Diorama of the German Lufthansa (DHL), Motherships for airplanes in the South Atlantic, since 1934

In the beginning, the idea was to build an air mail service from Europe to South America with the help of scheduled airliners in order to reduce the previous mail transit times from at least 3 weeks (from Berlin to Buenos Aires in 1934) to a few days. The airplane material at that time could not make such a long non-stop-flight, and so a concept was developed that worked well and worked until the outbreak of the new World War: 

The DLH Junkers Ju 52 airliners carried the mail across Spain to Bathurst in West Africa, later sometimes Heinkel He 111 airliners were deployed.  There the cargo was reloaded on flying boats such as Dornier Wal (until 1937), later Dornier Do 18 or even later on the float plane Blohm & Voss Ha 139. These planes should take over the Atlantic route from Bathurst / West Africa to Natal / Brazil.

 In Brazil, the cargo was reloaded again onto Ju 52s of national companies and then distributed to the recipient cities. Depending on the weather conditions, the ships in Brazil also met the planes halfway on their flight route.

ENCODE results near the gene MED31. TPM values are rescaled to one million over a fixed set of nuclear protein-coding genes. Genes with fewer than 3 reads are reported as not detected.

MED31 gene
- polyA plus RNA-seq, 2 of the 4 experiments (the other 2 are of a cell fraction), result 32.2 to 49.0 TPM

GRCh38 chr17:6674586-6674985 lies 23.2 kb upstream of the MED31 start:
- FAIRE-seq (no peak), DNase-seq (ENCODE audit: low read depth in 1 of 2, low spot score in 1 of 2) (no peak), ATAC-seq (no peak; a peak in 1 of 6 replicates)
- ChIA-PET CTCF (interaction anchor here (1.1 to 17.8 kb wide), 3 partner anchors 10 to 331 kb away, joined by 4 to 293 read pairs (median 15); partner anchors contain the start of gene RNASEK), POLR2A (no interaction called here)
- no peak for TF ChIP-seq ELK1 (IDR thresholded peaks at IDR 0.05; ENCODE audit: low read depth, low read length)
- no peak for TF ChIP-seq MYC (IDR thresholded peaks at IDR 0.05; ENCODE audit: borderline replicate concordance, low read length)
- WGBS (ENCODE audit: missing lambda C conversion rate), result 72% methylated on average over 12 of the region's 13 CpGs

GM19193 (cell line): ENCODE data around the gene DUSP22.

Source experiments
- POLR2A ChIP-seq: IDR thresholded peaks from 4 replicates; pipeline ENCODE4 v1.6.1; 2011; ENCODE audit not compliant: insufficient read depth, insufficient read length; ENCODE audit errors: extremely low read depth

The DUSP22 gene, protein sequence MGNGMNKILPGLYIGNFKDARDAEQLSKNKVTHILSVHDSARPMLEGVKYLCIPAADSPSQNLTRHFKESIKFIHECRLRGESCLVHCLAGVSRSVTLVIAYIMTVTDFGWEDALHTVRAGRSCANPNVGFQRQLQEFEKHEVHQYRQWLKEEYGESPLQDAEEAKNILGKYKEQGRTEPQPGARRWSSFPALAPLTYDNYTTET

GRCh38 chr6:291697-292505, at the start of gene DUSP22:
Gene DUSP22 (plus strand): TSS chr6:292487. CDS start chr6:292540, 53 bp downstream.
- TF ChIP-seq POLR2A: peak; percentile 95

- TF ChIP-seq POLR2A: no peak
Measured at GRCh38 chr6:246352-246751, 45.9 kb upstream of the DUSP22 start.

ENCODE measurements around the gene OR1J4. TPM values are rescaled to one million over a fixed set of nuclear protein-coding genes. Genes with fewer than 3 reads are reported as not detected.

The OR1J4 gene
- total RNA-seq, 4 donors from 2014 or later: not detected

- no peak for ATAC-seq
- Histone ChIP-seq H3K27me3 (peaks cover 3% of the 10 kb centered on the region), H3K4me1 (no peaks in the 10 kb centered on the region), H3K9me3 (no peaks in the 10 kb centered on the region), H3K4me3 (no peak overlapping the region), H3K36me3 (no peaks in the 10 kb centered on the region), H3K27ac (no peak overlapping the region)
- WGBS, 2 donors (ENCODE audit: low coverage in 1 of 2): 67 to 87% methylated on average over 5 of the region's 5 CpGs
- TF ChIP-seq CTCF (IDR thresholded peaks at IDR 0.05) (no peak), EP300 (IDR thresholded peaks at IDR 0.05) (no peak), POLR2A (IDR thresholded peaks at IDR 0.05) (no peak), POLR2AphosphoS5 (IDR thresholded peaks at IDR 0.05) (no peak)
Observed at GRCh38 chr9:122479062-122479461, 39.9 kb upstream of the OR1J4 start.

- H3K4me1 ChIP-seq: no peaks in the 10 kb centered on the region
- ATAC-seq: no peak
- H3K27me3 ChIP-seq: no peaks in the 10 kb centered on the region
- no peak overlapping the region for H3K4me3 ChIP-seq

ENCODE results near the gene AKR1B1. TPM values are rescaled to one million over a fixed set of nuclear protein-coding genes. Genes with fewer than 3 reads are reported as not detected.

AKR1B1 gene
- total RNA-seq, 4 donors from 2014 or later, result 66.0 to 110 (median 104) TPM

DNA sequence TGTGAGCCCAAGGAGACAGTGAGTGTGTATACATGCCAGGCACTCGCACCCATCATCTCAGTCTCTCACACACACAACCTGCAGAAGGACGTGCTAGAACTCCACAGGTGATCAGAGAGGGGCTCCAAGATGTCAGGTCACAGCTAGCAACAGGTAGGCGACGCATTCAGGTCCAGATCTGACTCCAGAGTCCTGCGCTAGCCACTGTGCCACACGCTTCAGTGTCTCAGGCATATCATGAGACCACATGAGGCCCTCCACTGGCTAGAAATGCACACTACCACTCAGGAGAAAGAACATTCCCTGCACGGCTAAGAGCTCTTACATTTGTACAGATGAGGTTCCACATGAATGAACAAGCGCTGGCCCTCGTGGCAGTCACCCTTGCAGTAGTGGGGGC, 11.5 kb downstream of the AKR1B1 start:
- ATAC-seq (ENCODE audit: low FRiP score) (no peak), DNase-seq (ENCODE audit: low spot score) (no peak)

Since the range of the aircraft for the long flight West Africa to Brazil or vice versa was not enough, the idea of ​​an aircraft mother ship was conceived: A flying boat loaded to the limit was hoisted on board and placed on a (Heinkel) catapult. With the help of this steam catapult the heavy plane was quickly airborn, thus not wasting its fuel in the starting procedure, but put it into distance. Often the ships with the aircraft on board sailed a few hundred kilometers in direction of the destination.

The ships had another special feature: the so-called tow sail, which was laid out at the stern of the ship on the water to calm the waves before the aircraft could be hoisted on board after landing. The aircraft had to "roll"- say swim - on this tow, then the on-board crane could do its work on the calm plane. 

The first ships were converted freighters, which received a catapult and a crane system with the tow sail. These were the“Schwabenland” and the “Westfalen”. In 1936, the newly designed               “Ostmark”was built in Kiel and put into service from the end of May. About 300 flights were organized from 1936 - 1939 when the war broke out. 

The Ostmark moved to the neutral country of Portuguese Guinea for about one year, but was then supposed to join the service of the German Air Force at home. Nothing came of it, because on September 24, 1940 off the French coast it was sunk by  a British submarine.

Except for one man, the crew could be saved. The wreck was discovered in 2002 by French divers.